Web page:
ATLANTIC CITY - As the state determines what will be included in the new Tourism District, there's a human element officials would like to see excluded: the homeless.
Susan Ney Thompson, interim executive director of the Casino Reinvestment Development Authority, said the city's issues with the homeless are a "high priority" for the agency managing the district.
"Atlantic City is doing more than its fair share," Thompson said. "There's absolutely no doubt about it. Of course we need to be compassionate and humanitarian, but we need to start establishing less of a tolerance of that environment here."
Thompson outlined three strategies to reduce the homeless population in Atlantic City:
- Expanding a fund to reconnect vagrants with their families
- Reassessing traditional sweeps under the Boardwalk
- Demolishing more abandoned buildings
The CRDA is preparing to hire a consultant who would focus solely on designing a comprehensive network of services for the area's homeless, said Greater Atlantic City Chamber member George Lynn, who volunteered to coordinate efforts to address the issue.
"There are a lot of doors you can go through if you're homeless," Lynn said, referring to those who are mentally ill, abused or financially strapped. "What you want to have behind those doors is a network of services that is integrated."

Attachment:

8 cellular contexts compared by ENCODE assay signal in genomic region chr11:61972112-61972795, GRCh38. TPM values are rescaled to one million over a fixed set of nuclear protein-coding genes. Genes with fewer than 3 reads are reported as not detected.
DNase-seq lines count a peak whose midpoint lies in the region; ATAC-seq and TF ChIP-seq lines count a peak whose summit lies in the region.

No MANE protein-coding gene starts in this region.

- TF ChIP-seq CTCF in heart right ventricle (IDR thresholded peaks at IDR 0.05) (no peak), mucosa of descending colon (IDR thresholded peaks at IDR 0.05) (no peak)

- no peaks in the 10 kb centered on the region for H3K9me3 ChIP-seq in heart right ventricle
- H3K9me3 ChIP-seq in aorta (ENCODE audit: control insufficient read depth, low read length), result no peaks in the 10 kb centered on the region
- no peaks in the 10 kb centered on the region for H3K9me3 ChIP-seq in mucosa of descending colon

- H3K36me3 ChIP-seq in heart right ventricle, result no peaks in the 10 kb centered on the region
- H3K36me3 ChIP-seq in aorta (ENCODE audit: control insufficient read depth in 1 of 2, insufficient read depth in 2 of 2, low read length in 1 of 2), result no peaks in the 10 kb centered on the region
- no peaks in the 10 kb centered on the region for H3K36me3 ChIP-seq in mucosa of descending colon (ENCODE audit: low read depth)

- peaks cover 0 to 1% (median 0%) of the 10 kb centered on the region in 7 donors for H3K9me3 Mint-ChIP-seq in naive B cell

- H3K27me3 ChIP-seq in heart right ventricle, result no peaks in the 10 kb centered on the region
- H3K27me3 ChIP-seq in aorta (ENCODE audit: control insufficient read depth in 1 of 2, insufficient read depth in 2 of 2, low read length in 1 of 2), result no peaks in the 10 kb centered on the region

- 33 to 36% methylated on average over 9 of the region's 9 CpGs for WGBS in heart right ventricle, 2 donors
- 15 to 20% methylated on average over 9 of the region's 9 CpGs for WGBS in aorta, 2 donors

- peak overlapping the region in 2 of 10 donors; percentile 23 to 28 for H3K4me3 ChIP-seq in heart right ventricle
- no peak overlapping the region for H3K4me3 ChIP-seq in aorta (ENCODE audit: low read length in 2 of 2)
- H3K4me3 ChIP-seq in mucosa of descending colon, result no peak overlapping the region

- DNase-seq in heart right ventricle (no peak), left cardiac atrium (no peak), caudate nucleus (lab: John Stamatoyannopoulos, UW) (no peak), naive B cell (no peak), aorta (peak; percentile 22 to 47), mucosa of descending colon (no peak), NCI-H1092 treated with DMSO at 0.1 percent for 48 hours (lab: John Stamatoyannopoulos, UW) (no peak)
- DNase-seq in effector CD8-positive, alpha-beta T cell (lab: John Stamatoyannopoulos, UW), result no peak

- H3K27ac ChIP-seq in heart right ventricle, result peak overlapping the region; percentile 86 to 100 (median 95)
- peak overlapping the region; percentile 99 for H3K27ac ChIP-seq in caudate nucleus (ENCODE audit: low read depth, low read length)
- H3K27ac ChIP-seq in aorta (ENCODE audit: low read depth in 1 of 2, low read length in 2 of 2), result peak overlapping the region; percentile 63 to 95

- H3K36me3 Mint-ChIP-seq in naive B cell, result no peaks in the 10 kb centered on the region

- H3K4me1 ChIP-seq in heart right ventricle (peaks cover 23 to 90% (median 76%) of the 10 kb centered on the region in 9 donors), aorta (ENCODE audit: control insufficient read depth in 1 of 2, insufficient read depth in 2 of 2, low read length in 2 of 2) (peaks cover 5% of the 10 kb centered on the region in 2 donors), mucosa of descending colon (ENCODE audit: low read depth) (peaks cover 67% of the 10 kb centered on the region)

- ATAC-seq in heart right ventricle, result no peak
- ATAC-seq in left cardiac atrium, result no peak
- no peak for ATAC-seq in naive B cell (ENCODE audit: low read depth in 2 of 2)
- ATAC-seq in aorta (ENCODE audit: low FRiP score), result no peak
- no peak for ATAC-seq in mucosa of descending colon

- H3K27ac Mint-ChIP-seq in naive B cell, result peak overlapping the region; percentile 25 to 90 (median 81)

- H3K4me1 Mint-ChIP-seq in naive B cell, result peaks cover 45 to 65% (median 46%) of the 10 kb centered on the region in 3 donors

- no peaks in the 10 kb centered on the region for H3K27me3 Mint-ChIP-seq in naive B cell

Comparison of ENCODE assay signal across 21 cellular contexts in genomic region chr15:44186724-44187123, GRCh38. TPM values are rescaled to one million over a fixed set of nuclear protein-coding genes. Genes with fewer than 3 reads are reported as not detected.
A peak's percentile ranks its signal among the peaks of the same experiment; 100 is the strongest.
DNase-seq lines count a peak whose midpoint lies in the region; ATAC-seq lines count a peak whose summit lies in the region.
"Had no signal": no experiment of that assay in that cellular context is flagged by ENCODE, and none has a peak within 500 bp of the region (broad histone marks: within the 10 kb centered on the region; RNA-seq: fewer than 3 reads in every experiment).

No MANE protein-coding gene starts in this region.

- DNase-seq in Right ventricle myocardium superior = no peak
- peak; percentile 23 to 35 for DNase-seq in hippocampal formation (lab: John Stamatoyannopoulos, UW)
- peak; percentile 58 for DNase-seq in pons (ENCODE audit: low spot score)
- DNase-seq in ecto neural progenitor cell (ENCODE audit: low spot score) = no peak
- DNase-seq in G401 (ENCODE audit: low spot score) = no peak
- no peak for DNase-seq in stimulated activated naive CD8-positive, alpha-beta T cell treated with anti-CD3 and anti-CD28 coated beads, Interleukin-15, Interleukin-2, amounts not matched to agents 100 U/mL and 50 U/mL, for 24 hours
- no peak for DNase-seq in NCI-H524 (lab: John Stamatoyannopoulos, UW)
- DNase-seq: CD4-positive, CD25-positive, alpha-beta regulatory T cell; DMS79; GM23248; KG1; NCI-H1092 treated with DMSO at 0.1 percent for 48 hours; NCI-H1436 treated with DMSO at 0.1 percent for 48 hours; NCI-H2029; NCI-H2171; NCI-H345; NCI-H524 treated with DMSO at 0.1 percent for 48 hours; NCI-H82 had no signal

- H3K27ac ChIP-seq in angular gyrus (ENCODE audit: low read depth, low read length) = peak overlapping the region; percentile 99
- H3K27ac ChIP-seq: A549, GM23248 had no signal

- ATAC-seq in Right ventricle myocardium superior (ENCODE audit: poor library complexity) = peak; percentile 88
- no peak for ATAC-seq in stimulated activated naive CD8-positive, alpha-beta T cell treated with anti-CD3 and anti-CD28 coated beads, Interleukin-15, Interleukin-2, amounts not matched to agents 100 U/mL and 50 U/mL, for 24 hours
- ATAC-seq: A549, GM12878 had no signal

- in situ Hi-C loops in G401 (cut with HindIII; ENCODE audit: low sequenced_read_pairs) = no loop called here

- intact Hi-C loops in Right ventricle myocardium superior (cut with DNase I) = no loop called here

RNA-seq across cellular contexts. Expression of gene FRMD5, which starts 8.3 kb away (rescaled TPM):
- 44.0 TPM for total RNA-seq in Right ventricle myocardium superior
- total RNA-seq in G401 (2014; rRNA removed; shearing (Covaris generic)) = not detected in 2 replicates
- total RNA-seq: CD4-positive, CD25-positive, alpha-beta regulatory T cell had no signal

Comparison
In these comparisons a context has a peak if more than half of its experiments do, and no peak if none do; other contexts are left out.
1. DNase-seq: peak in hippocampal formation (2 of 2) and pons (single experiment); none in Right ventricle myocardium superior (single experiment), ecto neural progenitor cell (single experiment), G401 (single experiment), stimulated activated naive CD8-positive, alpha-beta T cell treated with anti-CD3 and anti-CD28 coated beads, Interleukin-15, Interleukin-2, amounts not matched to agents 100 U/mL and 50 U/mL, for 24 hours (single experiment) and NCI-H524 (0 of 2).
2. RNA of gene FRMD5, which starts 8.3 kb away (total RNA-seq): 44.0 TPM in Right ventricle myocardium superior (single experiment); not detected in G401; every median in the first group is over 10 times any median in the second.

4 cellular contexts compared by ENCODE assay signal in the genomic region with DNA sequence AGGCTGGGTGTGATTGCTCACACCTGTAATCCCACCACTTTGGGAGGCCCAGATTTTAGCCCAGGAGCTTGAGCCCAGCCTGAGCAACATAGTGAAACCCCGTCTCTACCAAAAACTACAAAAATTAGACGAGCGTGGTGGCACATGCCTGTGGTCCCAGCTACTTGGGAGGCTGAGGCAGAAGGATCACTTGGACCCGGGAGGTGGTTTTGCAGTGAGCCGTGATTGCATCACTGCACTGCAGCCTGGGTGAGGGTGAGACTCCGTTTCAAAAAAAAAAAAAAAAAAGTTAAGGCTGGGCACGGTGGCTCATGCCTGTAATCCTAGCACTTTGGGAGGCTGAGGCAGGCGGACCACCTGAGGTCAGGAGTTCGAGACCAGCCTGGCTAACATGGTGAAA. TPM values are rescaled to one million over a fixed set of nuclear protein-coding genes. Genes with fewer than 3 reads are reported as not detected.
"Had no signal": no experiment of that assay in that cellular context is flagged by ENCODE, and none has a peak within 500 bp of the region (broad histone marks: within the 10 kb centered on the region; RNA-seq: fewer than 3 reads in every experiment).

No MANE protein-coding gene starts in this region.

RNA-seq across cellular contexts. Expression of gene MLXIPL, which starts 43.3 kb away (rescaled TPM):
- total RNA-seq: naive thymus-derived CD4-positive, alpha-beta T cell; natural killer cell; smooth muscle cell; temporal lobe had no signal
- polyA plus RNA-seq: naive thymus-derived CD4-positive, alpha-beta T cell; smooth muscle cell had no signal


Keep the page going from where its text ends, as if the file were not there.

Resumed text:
As the CRDA prepares to craft a master plan for its new Tourism District, Lynn says addressing the city's homeless issue should be "chapter one."
"You can't approach that master plan without doing something about this issue," he said. "We have failed as a community to come up with a systemic solution, one that deals with the breadth and depth of the issue."
The Atlantic City Rescue Mission is the hub for managing the region's poor, displaced and mentally ill. And neighboring communities have taken advantage of the facility.
"The whole system sucks," executive director of the Atlantic City Rescue Mission Bill Southrey said . "People come to us unannounced. We just resource the best we can."
One of the resources the mission struggles to maintain is its Traveler's Assistance Program, designed to cover transportation costs to help reunite a vagrant with his or her family or a support group. Travel can range from a bus ride to North Jersey to airplane flights to Taiwan.